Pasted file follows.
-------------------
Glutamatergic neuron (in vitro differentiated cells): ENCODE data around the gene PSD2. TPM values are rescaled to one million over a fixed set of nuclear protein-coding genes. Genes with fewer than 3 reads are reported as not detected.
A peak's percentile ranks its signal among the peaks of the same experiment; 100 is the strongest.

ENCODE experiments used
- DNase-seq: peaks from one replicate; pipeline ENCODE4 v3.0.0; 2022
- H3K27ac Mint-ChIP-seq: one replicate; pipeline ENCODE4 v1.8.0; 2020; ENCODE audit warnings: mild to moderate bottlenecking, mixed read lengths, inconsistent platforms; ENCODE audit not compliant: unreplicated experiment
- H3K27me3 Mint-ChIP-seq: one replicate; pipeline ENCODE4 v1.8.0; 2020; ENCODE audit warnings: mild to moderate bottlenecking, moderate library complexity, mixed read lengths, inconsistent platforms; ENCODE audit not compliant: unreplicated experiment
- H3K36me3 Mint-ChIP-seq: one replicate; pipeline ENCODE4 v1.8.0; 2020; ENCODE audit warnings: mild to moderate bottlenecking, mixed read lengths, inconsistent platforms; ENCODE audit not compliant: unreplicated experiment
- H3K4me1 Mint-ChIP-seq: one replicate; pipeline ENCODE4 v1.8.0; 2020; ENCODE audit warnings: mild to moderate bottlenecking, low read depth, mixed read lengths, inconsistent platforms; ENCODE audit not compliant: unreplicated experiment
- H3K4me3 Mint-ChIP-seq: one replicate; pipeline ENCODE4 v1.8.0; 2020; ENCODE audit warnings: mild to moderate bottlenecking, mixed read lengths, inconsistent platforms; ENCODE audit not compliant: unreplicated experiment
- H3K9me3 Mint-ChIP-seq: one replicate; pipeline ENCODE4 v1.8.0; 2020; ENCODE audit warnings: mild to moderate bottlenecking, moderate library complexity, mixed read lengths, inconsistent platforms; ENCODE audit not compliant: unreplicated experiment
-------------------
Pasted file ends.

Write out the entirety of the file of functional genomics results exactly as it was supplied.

Glutamatergic neuron (in vitro differentiated cells): ENCODE data around the gene PSD2. TPM values are rescaled to one million over a fixed set of nuclear protein-coding genes. Genes with fewer than 3 reads are reported as not detected.
A peak's percentile ranks its signal among the peaks of the same experiment; 100 is the strongest.

ENCODE experiments used
- DNase-seq: peaks from one replicate; pipeline ENCODE4 v3.0.0; 2022
- H3K27ac Mint-ChIP-seq: one replicate; pipeline ENCODE4 v1.8.0; 2020; ENCODE audit warnings: mild to moderate bottlenecking, mixed read lengths, inconsistent platforms; ENCODE audit not compliant: unreplicated experiment
- H3K27me3 Mint-ChIP-seq: one replicate; pipeline ENCODE4 v1.8.0; 2020; ENCODE audit warnings: mild to moderate bottlenecking, moderate library complexity, mixed read lengths, inconsistent platforms; ENCODE audit not compliant: unreplicated experiment
- H3K36me3 Mint-ChIP-seq: one replicate; pipeline ENCODE4 v1.8.0; 2020; ENCODE audit warnings: mild to moderate bottlenecking, mixed read lengths, inconsistent platforms; ENCODE audit not compliant: unreplicated experiment
- H3K4me1 Mint-ChIP-seq: one replicate; pipeline ENCODE4 v1.8.0; 2020; ENCODE audit warnings: mild to moderate bottlenecking, low read depth, mixed read lengths, inconsistent platforms; ENCODE audit not compliant: unreplicated experiment
- H3K4me3 Mint-ChIP-seq: one replicate; pipeline ENCODE4 v1.8.0; 2020; ENCODE audit warnings: mild to moderate bottlenecking, mixed read lengths, inconsistent platforms; ENCODE audit not compliant: unreplicated experiment
- H3K9me3 Mint-ChIP-seq: one replicate; pipeline ENCODE4 v1.8.0; 2020; ENCODE audit warnings: mild to moderate bottlenecking, moderate library complexity, mixed read lengths, inconsistent platforms; ENCODE audit not compliant: unreplicated experiment